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After Suicide Attempts, Hatton Happy To Be Happy

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PacquiaoHatton Hogan 36Ricky Hatton took part on a Monday conference call to hype his Nov. 24 comeback fight against Vyacheslav Senchenko, which unfolds in his native England, and on Showtime. His honesty stood out in a sport and a world which operates on a fuel of BS and fronting, and the fighter scored huge points by sharing that he had to tell the tabloids and the world that he tried to kill himself a few times and suffered panic attacks, and that is why he needed to come back.

Will he be emotional on his ringwalk? He said deep down he is an emotional personal and on numerous occasions on ringwalks he was choking back tears, and all the problems he's had will be in his head. “I've got to show me championship qualities by holding it all together,” he said.

Hatton was last seen in the ring on May 2, 2009, getting stopped out by Manny Pacquiao in round two, in Las Vegas. He then floundered personally, unable to fill his time and match the excitement and purpose he found as an active fighter. He said on the call he was humbled when his show sold out 20,000 tickets in two days. The Hitman turned 34 on Oct. 2, and no one can be sure what he has left until he steps into the ring against ex WBA welter champ Senchenko at Manchester Arena. Showtime will show the bout at 5 PM ET, and whill re-run on ShowExtreme.

He said he came back because he was a proud fighter, whose heart was his top asset. The Pacman KO hurt him, he said, and he said he wanted to erase that. He battled depression, and suicide attempts and panic attacks and hasn't spoken to his parents for two years. “My life turned to mush,” he said, and he hopes he will finish his boxing career in a positive fashion. “I'm here to put old ghosts and demons to rest,” he said. “I think I've won the toughest fight,” he said, seeing success merely in coming back.

Hatton decided he wanted to come back about five or six months ago. He's dropped a bunch of weight to get here, and is happy that about five or seven months, he got on the straight and narrow. He told us that he enjoyed getting tagged on chin in his first sparring much, and he felt less rust than he expected when he got in the ring during camp. “I got hit in the chin and I liked it, I enjoyed it to be honest with you,” he told us.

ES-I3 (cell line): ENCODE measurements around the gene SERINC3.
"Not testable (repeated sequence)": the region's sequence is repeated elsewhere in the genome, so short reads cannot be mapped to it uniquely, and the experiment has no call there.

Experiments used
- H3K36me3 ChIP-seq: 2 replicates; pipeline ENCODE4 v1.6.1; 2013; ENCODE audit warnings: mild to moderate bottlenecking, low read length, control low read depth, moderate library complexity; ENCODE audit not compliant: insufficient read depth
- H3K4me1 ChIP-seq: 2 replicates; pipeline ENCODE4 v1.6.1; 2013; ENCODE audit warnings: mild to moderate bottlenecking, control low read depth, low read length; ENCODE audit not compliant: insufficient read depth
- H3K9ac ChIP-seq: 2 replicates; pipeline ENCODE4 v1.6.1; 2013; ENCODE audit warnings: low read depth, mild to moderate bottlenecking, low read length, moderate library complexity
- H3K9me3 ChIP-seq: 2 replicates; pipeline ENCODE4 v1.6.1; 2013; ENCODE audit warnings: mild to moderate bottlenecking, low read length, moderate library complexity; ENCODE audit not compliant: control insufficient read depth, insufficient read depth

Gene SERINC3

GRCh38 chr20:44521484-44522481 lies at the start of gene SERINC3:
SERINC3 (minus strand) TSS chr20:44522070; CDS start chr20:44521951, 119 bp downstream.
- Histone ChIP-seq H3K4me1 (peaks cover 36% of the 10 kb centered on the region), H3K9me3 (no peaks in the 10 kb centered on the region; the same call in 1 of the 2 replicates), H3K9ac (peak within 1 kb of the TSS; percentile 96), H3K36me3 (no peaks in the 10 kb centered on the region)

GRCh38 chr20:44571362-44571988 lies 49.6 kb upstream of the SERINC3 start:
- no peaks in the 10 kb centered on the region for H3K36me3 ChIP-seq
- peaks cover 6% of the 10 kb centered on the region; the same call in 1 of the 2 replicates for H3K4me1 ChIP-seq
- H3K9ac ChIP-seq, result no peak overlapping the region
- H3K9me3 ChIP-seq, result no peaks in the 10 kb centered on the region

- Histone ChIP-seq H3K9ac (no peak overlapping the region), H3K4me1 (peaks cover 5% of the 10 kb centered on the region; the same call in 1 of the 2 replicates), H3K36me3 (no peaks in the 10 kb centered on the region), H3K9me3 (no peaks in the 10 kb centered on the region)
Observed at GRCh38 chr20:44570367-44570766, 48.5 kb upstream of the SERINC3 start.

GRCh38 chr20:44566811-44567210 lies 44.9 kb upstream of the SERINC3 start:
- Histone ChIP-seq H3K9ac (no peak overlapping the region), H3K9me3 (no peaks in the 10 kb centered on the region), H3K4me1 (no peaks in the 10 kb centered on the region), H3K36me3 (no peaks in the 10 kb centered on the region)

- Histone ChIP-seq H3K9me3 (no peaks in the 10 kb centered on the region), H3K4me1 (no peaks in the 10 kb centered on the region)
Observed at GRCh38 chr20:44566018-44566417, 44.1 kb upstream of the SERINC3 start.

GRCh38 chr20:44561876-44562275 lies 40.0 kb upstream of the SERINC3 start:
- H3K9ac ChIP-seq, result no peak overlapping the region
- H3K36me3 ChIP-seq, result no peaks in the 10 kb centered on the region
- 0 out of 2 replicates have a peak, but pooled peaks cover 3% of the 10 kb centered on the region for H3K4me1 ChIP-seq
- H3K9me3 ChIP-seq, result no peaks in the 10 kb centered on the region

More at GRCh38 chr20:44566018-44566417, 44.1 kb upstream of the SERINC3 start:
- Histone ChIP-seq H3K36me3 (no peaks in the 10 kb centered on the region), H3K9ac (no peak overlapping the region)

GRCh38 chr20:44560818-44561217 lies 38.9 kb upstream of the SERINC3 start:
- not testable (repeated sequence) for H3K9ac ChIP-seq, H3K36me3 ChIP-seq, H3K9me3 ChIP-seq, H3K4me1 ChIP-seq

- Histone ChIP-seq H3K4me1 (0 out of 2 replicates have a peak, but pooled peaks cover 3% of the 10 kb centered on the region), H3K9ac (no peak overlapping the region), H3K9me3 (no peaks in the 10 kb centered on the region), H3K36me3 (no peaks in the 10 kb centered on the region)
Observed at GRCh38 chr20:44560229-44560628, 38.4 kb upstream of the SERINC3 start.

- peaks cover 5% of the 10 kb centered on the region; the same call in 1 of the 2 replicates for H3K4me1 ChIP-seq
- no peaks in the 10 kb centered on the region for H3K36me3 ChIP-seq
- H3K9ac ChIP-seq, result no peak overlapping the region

This fight will be at 147, he said, and he noted that his team wanted a less stiff test than Senchenko for his first fight back. “My team begged me to take an easier one,” he said. But, he said he wanted to come out of the gate and learn right away what he has left. He likes getting up in the AM with a goal in mind, and that he “has a burning desire back.” He said he'll be hurting if he loses Nov. 24, but he'll know he can be proud of himself just by coming back.

He said he will fight in the same style, as “you can't change the devil inside. I live by the sword and die by the sword,” he said, understanding that he is an aggressive sort. He will try and not be as careless, and will try and listen to trainer Bob Shannon, do more feinting and the like.

Check out Al Bernstein's keys to victory here.

He wouldn't commit to more than one fight and said we'd know if he should continue post Senchenko. He said that he doesn't expect anyone to believe him when he feels great and we will all believe only if he gets it done on Nov. 24. “If I had bet me house on it I think there'll be a second coming,” he said. He said there's no point in talking about a fight with Paul Malignaggi, of Khan or Kell Brook until he shows his worth against Senchenko.

He did allow that a rematch with Malignaggi would make sense for his secnd comeback fight, and he'd love to do it in NY, with their passionate and smart fans. He said he knows his fans will follow him anywhere and he'd be up for the challenge.

Hatton said the choice of Floyd Mayweather Sr. to work with him against Pacquiao wasn't in retrospect the right choice, because he allowed Sr. to push him too hard. “Overtrained would be an understatement,” he said. He had to part ways with long-time trainer Billy Graham because Graham was breaking down, and couldn't do pad work and such.

Hatton said Malignaggi is a hard style for Senchenko but his style will be a good match with the Ukrainian. He said he thinks a win would get him into the Top 10, and it would be easy to make with him and Golden Boy and Paulie all under the same umbrella. “I want to be in the top ten and I want to be fighting for titles,” he said.

Hatton said it was hard to lay out his soul, about his troubles, to the media. But he felt he owed people an explanation. He felt his left his fans and indeed the whole sport down by losing and how he handled losing, he said. He hated breaking down at ringside during his hiatus, crying and thinking it should be him in the big bouts. His favorite phrase on the call was “to be honest with you,” and bles shis soul, that he was. Hard, no impossible, to root against the lad.

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Michael Dutchover Remains Undefeated in Ontario, Calif.

Transplanted Texan Michael Dutchover needed a little time to figure out Costa Rican Bergman Aguilar but when he did it was over quickly on Friday.

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Michael Dutchover

ONTARIO-Calif.-Transplanted Texan Michael Dutchover needed a little time to figure out Costa Rican Bergman Aguilar but when he did it was over quickly on Friday.